Showing posts from 2011

Advent in Samoa

Advent in Samoa (Written at the end of the Diocese of Polynesia Year of Youth Event in Samoa) Hot days Sun blazing Water dripping We wait Here I am Here we are In Samoa 3 candles lit All saints we gather We wait Listening for an infant’s cry Looking for glimmers of hope Here we are Send us Christ is being born among us Christ is being born in us And in the moana Do we just sing a carol Pray a prayer Or clap our hands? Or do we live this birth Leaving footprints sprinkled with good news? God waits In Samoa

The Plastic Virgin Mary

There has recently been a lot of news coverage about the billboard put up by St. Matthews in the City. I want to make two comments. The first is about the criminal who vandalised it. How dare Arthur Skinner and the Catholic Action Group portray Christianity in this light. How dare he deliberately vandalise other's property. Has Christianity now sunk to the level of agressively enforcing it views on others, as Arthur is suggesting. I have no problem with him protesting, although I suspect his theology is really dodgy, but to destroy others property because he disagrees with it is wrong. I wonder if he sees the irony that in his defence of a “traditional” understanding of the birth of the prince of peace he uses non peaceful vandalism as his medium. He has done more damage to an understanding of Christianity than this billboard ever has. I wonder what those who know little of Christmas and Christianity will now think of us who seek to follow the one whose coming we celebrate in

Handout summarising everything we said

As we face an uncertain future, we want to explore the place of St John’s in: ·       Supporting young people as leaders in mission, ·       Training leaders to help us into ongoing change ·       Placing of a high priority on mission among children, young people, young adults and families There’s a difference between St John’s College being relevant for the Church as it is and St John’s being relevant for the Church as it needs to become. We believe in and experience a God of mission. This is not a God who is overly concerned with the status quo or the survival of our churches. We believe that young people have a key role in helping us in our journey towards this future. -         This new world is the world they have grown up in. -         They are not as shaped by church as it has been up to this point -         They are able to imagine new ways of being missional, new ways of being church -         They are able to think creatively -         They ask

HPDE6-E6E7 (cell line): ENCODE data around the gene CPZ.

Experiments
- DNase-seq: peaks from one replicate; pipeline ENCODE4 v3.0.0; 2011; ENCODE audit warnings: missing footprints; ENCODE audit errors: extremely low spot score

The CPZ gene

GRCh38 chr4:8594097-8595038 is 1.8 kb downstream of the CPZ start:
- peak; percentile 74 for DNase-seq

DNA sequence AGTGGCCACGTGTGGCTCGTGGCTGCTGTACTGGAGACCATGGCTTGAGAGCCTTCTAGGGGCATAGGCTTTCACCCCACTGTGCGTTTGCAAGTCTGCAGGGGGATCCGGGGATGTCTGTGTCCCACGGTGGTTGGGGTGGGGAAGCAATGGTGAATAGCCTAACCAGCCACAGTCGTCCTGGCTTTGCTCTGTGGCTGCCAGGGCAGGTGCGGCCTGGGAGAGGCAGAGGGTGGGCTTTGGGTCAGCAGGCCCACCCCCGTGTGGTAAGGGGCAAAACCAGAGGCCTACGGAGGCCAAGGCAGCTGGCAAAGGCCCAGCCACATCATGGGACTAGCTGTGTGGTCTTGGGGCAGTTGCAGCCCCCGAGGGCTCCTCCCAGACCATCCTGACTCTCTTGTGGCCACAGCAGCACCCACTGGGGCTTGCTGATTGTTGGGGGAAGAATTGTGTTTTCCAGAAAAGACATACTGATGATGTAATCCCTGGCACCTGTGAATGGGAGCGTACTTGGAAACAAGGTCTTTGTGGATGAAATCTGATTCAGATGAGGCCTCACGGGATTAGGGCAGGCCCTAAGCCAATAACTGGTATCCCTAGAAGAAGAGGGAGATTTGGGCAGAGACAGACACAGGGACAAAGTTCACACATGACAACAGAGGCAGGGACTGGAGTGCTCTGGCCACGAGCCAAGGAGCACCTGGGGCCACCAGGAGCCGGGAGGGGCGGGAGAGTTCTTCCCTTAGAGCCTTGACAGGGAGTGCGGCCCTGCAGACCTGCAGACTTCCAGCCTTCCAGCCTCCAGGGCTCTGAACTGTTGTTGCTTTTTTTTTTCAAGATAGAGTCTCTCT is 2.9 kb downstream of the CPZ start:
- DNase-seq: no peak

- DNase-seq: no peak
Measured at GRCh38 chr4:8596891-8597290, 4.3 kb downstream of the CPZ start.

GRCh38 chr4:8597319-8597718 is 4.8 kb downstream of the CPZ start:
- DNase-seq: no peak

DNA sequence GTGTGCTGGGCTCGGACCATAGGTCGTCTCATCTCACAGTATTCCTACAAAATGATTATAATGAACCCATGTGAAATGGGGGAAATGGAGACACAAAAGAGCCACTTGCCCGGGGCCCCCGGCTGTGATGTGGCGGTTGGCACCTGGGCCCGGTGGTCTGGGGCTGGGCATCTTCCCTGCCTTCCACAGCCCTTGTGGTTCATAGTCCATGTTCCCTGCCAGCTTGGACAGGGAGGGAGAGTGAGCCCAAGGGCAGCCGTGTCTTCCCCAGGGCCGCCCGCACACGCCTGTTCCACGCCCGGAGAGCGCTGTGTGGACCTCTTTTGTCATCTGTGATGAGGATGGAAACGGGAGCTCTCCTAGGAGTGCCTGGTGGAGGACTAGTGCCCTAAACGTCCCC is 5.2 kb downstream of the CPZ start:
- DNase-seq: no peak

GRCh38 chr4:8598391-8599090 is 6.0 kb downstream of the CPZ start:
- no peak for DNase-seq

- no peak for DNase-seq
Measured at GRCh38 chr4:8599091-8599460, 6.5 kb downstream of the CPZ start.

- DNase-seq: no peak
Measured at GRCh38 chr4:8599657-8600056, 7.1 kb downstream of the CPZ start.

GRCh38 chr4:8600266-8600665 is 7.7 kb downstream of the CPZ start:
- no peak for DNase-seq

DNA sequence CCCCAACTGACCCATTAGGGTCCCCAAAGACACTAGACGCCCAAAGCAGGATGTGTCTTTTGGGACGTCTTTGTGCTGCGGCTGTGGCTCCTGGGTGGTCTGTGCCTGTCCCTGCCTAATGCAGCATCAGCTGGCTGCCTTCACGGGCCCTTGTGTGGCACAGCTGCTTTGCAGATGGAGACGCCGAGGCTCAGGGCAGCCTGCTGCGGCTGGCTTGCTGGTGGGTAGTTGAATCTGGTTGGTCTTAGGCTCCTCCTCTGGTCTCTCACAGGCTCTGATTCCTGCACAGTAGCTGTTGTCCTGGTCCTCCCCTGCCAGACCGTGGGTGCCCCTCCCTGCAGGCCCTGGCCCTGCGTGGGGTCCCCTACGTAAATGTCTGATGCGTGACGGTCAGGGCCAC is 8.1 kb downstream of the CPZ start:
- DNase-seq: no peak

Our future leaders need to be equipped to lead through change.

Our future leaders need to be equipped to lead through change. And more than that: they need to lead our church into the ‘unknown’. Into places for which, at present, there are no road maps or text books, no papers or classes, no star-charts, no GPS, no ipod apps. And it’s not ‘unknown’ because we’re too lazy to sit down and figure out where we are headed. The world is changing and changing fast and we’re quickly being left far behind. There is an understanding in schools that 90% of the jobs for which students are being educated don’t yet exist and that in some degree programmes half of what you learn in your first year will be irrelevant by your third. At present we are equipping people for a mission field that no longer exists; for a ministry paradigm that is no longer working. We need resourceful leaders who can develop new ideas and inspire in new and creative ways; leaders who can take risks and think outside the box; leaders who are intuitive, who see opportunitie


Recently, well in June, there was a hui (Forum) to discuss the future of our theological college. Our Youth Commission was invited to be part of that. We worked hard to talk about where we saw the church going, and where youth ministry sat within that. I am going to put up the transcripts of the presentations we made. I look forward to some feedback. Some of my thoughts on this hui can be found here. 1.       HARD MISSIONAL EDGE Some might say that we too often train people for the church as it is, rather than the church it will become. This can be seen in that many of our congregations in this country are aging, struggling to engage with the wider community, and too often focused on survival rather than mission. The world we live in is vastly and quickly changing. We believe in and experience a God of mission. This is not a God who is overly concerned with the status quo or the survival of our churches. This is a God who passio